Chronic testicular pain (CTP) is defined as an intermittent or constant, unilateral or bilateral pain of three or more months duration that is significantly bothersome to the patient and other causes such as an infection, testicular mass, varicocele, hydrocele, abscess or referred pain have been ruled out (1,2). It may occur accompanied by pain with sexual intercourse, physical activities and/or ejaculation (3).
CTP is the cause of about 2.5% to 5% of all urology consultations (4). One of the most common causes of this pathology is the history of previous vasectomy surgery and this entity is known as “post-vasectomy pain syndrome, PVPS” (5). The approximate incidence of PVPS is estimated at around 1-15 out of every 100 vasectomized (6–8). Other recognized causes of CTP are inguinal hernia surgery (9), abdominal surgery (10), diabetic neuropathy (11) and imipramine used as an antidepression treatment (7). In patients with hyperuricemia, intracanalicular deposition of uric acid crystals with consequent disruption of the nerve endings has been suggested as the cause of this condition (12). Some patients relate the onset of their chronic testicular pain to some kind of injury. This could be explained by the phenomenon of neural plasticity. In neural plasticity, injury can cause changes at all levels of the nervous system, so pain messages are amplified.
Chronic testicular pain can be considered as part of chronic pelvic pain syndrome and the etiology and pathophysiological mechanism is not fully understood. The importance of the sympathetic nervous system and the role of a possible alteration of the adrenergic receptors of the vas deferens are discussed (7). In PVPS, a mechanical obstruction of the ejaculating ducts with congestion of the epididymis, a nervous entrapment, formation of granulomas or formation of perineural fibrous tissue are postulated as possible causes (13). Other authors affirm that the pain may be caused by the disruption of the neurovascular bundle, in particular, those that move along the vas deferens and contain sympathetic nerves derived from the pelvic plexus and the afferent nociceptive nerves. The alteration of these nerves can lead to dyssynergia of the vassal contractions or to scarring with the consequent neural compression that gives rise to pain (14).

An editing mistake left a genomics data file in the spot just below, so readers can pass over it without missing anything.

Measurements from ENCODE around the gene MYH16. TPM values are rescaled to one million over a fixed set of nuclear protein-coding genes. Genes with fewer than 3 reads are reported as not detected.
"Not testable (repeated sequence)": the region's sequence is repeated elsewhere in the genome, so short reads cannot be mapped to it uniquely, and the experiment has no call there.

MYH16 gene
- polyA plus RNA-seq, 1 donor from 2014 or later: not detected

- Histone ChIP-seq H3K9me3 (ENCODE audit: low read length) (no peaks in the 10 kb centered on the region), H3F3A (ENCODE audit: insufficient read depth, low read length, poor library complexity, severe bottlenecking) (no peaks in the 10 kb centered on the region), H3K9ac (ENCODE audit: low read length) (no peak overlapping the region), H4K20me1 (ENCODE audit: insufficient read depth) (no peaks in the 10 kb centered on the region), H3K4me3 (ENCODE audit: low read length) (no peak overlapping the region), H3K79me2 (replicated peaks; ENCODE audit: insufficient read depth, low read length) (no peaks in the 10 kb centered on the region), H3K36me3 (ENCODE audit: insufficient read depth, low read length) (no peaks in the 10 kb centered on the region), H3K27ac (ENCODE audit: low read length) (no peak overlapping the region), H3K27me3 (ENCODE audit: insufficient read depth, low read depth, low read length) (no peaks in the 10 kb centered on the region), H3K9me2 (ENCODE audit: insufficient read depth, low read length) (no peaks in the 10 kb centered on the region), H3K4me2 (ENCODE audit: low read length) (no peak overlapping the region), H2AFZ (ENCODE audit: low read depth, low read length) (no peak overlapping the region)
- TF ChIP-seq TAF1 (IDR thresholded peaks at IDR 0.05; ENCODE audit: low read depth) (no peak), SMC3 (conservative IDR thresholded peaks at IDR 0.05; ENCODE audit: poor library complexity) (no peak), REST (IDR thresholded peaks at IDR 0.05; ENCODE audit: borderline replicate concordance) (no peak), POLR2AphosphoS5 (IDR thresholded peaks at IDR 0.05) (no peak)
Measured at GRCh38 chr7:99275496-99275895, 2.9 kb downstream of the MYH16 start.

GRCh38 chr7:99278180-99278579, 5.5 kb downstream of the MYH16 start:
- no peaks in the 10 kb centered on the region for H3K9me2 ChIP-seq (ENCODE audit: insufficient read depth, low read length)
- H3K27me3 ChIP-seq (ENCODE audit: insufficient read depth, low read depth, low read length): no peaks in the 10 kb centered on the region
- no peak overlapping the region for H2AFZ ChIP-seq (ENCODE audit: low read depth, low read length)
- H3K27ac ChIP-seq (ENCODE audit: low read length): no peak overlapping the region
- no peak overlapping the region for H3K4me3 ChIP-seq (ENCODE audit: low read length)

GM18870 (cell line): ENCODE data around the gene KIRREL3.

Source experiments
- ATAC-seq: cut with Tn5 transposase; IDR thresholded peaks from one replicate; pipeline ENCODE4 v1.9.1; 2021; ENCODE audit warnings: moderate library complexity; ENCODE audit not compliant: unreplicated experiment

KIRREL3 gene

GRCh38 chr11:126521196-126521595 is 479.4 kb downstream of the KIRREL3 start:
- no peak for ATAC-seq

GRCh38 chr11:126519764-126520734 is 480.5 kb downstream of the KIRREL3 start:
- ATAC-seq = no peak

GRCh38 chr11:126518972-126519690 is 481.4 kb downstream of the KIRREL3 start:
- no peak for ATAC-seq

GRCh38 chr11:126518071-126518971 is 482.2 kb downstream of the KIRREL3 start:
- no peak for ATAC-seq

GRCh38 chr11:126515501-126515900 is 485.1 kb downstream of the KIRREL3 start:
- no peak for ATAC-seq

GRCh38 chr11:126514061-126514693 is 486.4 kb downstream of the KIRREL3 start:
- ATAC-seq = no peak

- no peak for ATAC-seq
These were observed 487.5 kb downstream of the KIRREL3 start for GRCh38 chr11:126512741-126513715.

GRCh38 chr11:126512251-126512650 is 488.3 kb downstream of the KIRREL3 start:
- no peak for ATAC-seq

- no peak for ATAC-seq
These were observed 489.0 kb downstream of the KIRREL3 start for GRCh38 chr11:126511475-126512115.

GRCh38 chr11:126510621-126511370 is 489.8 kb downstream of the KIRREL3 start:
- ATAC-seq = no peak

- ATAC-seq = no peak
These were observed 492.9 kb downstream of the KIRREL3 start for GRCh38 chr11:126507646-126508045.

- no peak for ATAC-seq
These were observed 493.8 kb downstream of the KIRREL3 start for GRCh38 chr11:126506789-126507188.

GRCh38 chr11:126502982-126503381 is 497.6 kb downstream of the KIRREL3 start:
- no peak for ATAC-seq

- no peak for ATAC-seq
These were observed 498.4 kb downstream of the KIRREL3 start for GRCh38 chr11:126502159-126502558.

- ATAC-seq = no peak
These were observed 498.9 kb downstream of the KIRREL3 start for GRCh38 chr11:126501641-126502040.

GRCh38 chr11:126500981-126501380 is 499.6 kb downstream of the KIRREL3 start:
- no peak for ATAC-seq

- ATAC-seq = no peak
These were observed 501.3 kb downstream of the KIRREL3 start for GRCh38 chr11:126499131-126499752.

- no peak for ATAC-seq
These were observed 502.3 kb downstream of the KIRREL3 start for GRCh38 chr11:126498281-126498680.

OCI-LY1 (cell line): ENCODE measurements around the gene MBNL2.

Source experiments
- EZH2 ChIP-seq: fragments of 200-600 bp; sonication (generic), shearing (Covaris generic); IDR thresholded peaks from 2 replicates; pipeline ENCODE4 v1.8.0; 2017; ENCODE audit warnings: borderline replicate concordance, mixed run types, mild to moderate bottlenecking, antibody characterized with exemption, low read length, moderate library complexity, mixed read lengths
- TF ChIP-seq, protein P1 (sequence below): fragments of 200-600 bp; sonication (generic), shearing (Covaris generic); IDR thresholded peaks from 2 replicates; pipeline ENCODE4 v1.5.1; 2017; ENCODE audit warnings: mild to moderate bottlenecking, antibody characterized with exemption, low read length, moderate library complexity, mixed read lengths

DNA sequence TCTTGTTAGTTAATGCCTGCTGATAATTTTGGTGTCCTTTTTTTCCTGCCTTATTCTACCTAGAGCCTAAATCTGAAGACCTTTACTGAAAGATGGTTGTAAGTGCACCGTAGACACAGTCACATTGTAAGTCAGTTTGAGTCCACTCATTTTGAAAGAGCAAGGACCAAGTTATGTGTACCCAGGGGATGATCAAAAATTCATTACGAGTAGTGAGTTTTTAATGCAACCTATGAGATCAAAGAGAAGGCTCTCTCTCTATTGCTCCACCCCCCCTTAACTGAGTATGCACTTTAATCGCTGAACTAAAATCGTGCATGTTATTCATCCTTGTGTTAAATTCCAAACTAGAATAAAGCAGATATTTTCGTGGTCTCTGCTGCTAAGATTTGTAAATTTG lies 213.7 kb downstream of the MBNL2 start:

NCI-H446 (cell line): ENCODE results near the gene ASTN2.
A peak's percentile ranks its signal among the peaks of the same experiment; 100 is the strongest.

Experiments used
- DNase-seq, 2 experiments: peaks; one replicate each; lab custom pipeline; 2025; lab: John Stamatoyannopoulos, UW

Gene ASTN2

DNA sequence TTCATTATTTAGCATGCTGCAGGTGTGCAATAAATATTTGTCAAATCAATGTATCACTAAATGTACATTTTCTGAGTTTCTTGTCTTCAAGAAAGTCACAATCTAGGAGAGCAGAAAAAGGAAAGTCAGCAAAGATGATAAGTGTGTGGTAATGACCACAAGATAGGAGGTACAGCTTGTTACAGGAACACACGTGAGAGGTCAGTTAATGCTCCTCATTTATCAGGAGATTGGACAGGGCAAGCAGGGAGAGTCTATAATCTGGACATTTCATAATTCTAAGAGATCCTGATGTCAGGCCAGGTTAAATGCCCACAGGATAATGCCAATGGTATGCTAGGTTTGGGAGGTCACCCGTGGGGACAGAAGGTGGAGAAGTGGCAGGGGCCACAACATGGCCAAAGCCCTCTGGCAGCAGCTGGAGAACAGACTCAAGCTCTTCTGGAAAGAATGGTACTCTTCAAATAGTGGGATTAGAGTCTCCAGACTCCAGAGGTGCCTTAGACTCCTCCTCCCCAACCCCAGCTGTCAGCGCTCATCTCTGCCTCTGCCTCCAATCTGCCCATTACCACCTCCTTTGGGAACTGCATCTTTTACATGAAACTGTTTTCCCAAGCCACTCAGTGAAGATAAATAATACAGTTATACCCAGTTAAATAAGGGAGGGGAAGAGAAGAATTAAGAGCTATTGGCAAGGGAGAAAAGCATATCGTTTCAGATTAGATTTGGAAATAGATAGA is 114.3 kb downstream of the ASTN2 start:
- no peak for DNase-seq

For a proper diagnostic approach, a good anamnesis is necessary, recording the date the pain onset, concomitant diseases, previous surgeries and possible triggers, as well as the type of pain, location, intensity, irradiation and triggering or other aggravating factors.
Although there are potential causes of CTP, such as epididymis congestion, infection or varicocele, most of these can be ruled out with a complete medical history, physical examination and urinalysis. When these analysis are normal, the diagnosis is less clear and the neurogenic causes of pain must be considered (15). If there is no suspicion of infection, treatment with empirical antibiotic therapy is not indicated (16).
Scrotal ultrasonography is usually part of the patient’s evaluation with scrotal pain. However, in the absence of significant clinical findings on physical examination and in the presence of a negative urinalysis, the real benefit of scrotal ultrasound is to reassure the patient concerned about cancer (17).
Currently, the treatment of CTP is largely empirical because of the absence of standardized protocols (2) and it occupies a considerable part of most urologists’ time. Chronic testicular pain typically presents a poor response to usual analgesic drugs and as a first line of treatment, low doses of anxiolytics or tricyclic antidepressants (amitriptyline, dapoxetine and nortriptyline) can be used with good rates of pain reduction (18). Neuromodulating drugs such as gabapentin that provide significant pain reduction in up to 80% of patients may also be used (19) (Figure 1).
Figure 1: Chronic testicular pain management proposed algorithm
NSAIDS: non-steroidal anti-inflammatory drugs
Other conservative strategies include pelvic floor physical therapy, acupuncture, transcutaneous electrical nerve stimulation (TENS) (20,21), or neuromodulation (2). Cohen et al. (22) and Misra et al. (23) reported their results using pulsed radiofrequency of the scrotal nerves that appears to be a safe minimally invasive outpatient procedure and recommended further randomized, placebo-controlled studies to assess the procedure efficacy.